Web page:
(Note: Sometimes you have to go back and forth to help them find the most effective solution. They may say, “I don’t know” or “I don’t care.” This can be tough. Go back to step one to deal with any additional emotions that become apparent.)

 

I AM MAD PDF Version

 

9 comments to I-AM-MAD communication skill

  • “I think anyone would feel angry if they had to do that”

    “I would feel the same way if that happened to me.”

    “I can see why you feel that way.”

    These work for you? I have found that empathetic statments like this, particularly when the person is in a manic phase only bring on a rage and accusations that I am trying to shift the focus to myself. I think this is tricky.

  • I think those work pretty well. One of the problems with “I” statements is that when someone is emotionally dysregulated the IAAHF (it’s all about his/her feelings) rule applies. You don’t want to make the conversation about you. The first statement you use here is the most effective IMO, because it is empathetic and normalizing at the same time. If you make “I” statements, it can seem like you’re trying to talk about you, rather than about their feelings. Sometimes it’s more effective (however clunky) to say something like “I can only imagine how difficult that is for you” or “Wow, it must be infuriating to have that happen” which are less statements about how you feel and more about how they must feel.

    One of the things that stuck out for me from my list was one member said, when identifying emotions, that if she got it “wrong” with her husband, she would reply, “Well, that’s how I would feel if I was in that situation” which I thought was pretty clever and sympathetic, even when she gets it wrong.

    Thanks for your comment. I hope you’re doing well.

    Bon

  • I think the key to this is once the comment has been made, you STOP. In other words, you don’t go on to explain why YOU feel the way you do… you simply make the statement and then listen for the emotion behind the next response. If the BP becomes attacking and makes accusations about shifting focus, I would likely reply with something along the lines of…

    “I’m not sure I understand what you mean by that. I’d like to though. Can you help me?”

    As partners, we can get so caught up in our BPs behaviors, that we loose track of our own reactive behaviors. I can see where, at times, I did shift the focus over to my own emotions. Because, at that moment, I was hurt by (even pissed off about) something my H did/said… and I wanted to feel better also.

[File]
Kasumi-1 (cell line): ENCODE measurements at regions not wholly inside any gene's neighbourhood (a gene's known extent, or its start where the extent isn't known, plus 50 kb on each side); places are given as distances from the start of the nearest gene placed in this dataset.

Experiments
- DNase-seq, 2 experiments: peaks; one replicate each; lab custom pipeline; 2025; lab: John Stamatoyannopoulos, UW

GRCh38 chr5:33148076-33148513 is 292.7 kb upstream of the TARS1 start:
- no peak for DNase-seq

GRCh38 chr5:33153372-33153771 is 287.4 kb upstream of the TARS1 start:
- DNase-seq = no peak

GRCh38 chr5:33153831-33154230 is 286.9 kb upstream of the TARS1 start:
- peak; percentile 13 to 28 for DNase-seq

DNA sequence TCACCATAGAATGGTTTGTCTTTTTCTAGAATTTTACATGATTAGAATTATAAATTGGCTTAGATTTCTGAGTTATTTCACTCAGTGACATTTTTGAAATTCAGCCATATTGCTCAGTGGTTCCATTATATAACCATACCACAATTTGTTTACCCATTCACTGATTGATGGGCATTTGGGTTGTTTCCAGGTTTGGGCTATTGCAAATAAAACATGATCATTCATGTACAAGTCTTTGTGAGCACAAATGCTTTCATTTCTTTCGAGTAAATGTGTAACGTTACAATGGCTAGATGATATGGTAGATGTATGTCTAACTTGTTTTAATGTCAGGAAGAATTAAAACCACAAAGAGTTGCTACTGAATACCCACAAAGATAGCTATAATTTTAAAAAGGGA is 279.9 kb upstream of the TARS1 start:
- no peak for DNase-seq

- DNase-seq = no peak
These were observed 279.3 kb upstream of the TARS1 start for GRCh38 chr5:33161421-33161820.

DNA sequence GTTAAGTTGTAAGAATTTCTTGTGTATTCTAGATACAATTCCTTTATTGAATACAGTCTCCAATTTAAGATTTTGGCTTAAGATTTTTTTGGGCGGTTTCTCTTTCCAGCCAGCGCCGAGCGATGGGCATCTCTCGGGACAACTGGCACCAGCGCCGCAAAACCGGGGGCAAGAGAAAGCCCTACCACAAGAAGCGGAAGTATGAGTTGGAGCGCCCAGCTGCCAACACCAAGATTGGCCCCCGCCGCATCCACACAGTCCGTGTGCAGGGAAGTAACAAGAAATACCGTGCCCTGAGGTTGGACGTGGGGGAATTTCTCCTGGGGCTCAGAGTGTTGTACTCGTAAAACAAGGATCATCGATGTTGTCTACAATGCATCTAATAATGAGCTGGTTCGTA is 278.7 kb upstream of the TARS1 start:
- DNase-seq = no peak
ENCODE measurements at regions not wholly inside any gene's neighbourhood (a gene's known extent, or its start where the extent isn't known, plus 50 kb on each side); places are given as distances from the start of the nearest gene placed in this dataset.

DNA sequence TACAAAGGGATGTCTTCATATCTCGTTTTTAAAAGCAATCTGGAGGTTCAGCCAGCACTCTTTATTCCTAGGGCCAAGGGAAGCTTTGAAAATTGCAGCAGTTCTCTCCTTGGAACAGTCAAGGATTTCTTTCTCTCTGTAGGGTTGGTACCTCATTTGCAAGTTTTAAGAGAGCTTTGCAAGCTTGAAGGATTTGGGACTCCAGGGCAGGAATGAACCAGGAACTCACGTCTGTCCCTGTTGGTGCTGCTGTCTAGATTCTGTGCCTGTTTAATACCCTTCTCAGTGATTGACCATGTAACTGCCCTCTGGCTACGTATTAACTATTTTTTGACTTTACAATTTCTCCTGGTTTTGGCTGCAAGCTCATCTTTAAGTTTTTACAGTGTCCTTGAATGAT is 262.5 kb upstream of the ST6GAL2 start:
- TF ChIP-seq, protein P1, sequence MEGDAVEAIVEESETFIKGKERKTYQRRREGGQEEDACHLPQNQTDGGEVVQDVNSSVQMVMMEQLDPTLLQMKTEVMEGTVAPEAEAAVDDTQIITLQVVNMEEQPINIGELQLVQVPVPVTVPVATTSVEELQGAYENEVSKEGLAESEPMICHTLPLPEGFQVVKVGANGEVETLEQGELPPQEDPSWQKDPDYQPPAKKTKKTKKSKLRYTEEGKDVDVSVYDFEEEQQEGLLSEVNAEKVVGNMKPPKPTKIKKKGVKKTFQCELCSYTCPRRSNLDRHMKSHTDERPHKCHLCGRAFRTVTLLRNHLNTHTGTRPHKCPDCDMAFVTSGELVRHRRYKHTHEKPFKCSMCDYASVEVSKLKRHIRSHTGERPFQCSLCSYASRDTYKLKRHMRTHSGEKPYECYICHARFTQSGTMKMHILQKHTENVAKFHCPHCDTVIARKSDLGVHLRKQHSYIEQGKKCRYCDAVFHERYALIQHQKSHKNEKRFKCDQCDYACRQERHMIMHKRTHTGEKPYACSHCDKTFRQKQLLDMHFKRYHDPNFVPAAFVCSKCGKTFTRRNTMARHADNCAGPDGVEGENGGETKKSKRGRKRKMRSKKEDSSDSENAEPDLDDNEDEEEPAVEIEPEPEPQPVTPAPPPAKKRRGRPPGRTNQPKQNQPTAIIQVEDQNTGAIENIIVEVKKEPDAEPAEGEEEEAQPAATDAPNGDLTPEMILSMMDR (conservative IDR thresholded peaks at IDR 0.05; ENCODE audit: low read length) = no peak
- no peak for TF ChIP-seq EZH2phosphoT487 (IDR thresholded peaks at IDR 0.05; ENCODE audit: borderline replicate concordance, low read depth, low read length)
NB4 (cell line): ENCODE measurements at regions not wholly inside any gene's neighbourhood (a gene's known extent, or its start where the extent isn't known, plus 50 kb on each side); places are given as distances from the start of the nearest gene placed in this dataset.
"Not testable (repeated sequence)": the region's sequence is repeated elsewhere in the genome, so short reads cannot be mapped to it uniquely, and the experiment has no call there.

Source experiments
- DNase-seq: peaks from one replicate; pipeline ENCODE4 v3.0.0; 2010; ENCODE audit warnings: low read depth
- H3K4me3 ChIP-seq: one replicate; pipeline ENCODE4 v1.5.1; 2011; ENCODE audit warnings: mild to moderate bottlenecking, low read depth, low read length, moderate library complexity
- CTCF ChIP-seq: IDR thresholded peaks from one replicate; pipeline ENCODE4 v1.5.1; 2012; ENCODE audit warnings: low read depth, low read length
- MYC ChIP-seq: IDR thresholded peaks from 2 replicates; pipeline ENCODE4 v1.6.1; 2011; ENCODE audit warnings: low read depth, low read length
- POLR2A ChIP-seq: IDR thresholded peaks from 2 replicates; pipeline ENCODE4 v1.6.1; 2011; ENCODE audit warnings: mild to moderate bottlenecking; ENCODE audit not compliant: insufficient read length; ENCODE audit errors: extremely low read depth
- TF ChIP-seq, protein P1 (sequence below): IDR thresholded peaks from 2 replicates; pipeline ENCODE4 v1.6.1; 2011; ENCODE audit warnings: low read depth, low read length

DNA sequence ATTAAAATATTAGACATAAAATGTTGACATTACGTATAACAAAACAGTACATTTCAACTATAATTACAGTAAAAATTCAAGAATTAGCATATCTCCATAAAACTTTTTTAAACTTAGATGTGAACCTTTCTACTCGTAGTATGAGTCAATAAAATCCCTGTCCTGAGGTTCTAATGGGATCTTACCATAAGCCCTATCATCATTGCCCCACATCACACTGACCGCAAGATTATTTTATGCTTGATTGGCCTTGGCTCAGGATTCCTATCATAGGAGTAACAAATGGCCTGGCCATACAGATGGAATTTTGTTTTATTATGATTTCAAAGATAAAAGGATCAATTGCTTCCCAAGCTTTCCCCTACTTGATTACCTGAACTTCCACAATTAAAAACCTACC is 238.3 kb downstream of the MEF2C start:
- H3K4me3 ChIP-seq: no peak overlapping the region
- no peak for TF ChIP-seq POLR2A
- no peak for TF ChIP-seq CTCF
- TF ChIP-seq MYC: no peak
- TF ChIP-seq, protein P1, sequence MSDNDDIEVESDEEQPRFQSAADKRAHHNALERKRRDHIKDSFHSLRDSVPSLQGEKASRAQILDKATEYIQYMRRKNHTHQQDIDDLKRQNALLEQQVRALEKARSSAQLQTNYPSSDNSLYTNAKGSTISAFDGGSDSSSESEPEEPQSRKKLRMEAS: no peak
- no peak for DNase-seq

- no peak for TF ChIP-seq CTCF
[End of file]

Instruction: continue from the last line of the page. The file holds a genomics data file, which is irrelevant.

Thanks for posting the I-AM-MAD tool, Bon. I hope it helps your readers to have a helpful guide to refer to until validation begins to feel more natural to them.

  • Emotional validation’s “I” statements are used to tell a person experiencing intense emotional pain that “I see your pain.” Its about acknowledging the feeling exist inside them. Not that the feeling is right or wrong but simply that they possess that feeling at that moment.

    Thanks for your great insight!

  • During his professional career, Mark Kaganov has published several books and technical papers in the areas of research of plastic materials, the economics of manufacturing, the technology of ion-selective electrodes, QMS, EMS and Internet business. He has also authored five international patents. The first book, “ISO 9001 – A Practical Guide to the Development and Implementation of a Quality Manual,” was translated into Russian. Shortly after Standards and Quality Press released the book in Moscow in 1999, it became an instant success.

  • I don’t know if you are real or not.

  • [...] Validate” Kate Theda of the “Partners in Wellness” blog specifically used my I-AM-MAD communication skill to teach her readers about validation. Here is the intro for the log post: After a period of [...]

  • All into validating anyone

    This is great for parents, kids, couples, workplace… I love all this validating ideas, Bon!!

    The more we practice less ego, the more we can make the Earth a peaceful place!